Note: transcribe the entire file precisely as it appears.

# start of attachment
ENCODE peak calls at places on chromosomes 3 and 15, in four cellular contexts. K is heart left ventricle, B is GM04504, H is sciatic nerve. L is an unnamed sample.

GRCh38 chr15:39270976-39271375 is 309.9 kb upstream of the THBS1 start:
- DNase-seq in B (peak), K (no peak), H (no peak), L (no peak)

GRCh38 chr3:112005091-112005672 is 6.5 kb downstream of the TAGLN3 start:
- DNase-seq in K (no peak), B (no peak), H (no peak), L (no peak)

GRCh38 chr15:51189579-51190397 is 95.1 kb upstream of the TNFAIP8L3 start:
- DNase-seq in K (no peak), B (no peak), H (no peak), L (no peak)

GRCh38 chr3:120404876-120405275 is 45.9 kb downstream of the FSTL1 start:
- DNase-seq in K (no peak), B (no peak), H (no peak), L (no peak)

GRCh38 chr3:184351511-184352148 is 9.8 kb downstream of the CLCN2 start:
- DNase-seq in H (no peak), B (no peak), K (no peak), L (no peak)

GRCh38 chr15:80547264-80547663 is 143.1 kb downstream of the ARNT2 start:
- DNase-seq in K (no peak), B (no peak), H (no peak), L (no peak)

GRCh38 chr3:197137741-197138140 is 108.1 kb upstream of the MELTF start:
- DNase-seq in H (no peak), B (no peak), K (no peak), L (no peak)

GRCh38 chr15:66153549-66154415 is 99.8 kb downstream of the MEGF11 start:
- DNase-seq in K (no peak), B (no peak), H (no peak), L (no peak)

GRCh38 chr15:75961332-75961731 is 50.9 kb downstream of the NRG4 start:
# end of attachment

ENCODE peak calls at places on chromosomes 3 and 15, in four cellular contexts. K is heart left ventricle, B is GM04504, H is sciatic nerve. L is an unnamed sample.

GRCh38 chr15:39270976-39271375 is 309.9 kb upstream of the THBS1 start:
- DNase-seq in B (peak), K (no peak), H (no peak), L (no peak)

GRCh38 chr3:112005091-112005672 is 6.5 kb downstream of the TAGLN3 start:
- DNase-seq in K (no peak), B (no peak), H (no peak), L (no peak)

GRCh38 chr15:51189579-51190397 is 95.1 kb upstream of the TNFAIP8L3 start:
- DNase-seq in K (no peak), B (no peak), H (no peak), L (no peak)

GRCh38 chr3:120404876-120405275 is 45.9 kb downstream of the FSTL1 start:
- DNase-seq in K (no peak), B (no peak), H (no peak), L (no peak)

GRCh38 chr3:184351511-184352148 is 9.8 kb downstream of the CLCN2 start:
- DNase-seq in H (no peak), B (no peak), K (no peak), L (no peak)

GRCh38 chr15:80547264-80547663 is 143.1 kb downstream of the ARNT2 start:
- DNase-seq in K (no peak), B (no peak), H (no peak), L (no peak)

GRCh38 chr3:197137741-197138140 is 108.1 kb upstream of the MELTF start:
- DNase-seq in H (no peak), B (no peak), K (no peak), L (no peak)

GRCh38 chr15:66153549-66154415 is 99.8 kb downstream of the MEGF11 start:
- DNase-seq in K (no peak), B (no peak), H (no peak), L (no peak)

GRCh38 chr15:75961332-75961731 is 50.9 kb downstream of the NRG4 start: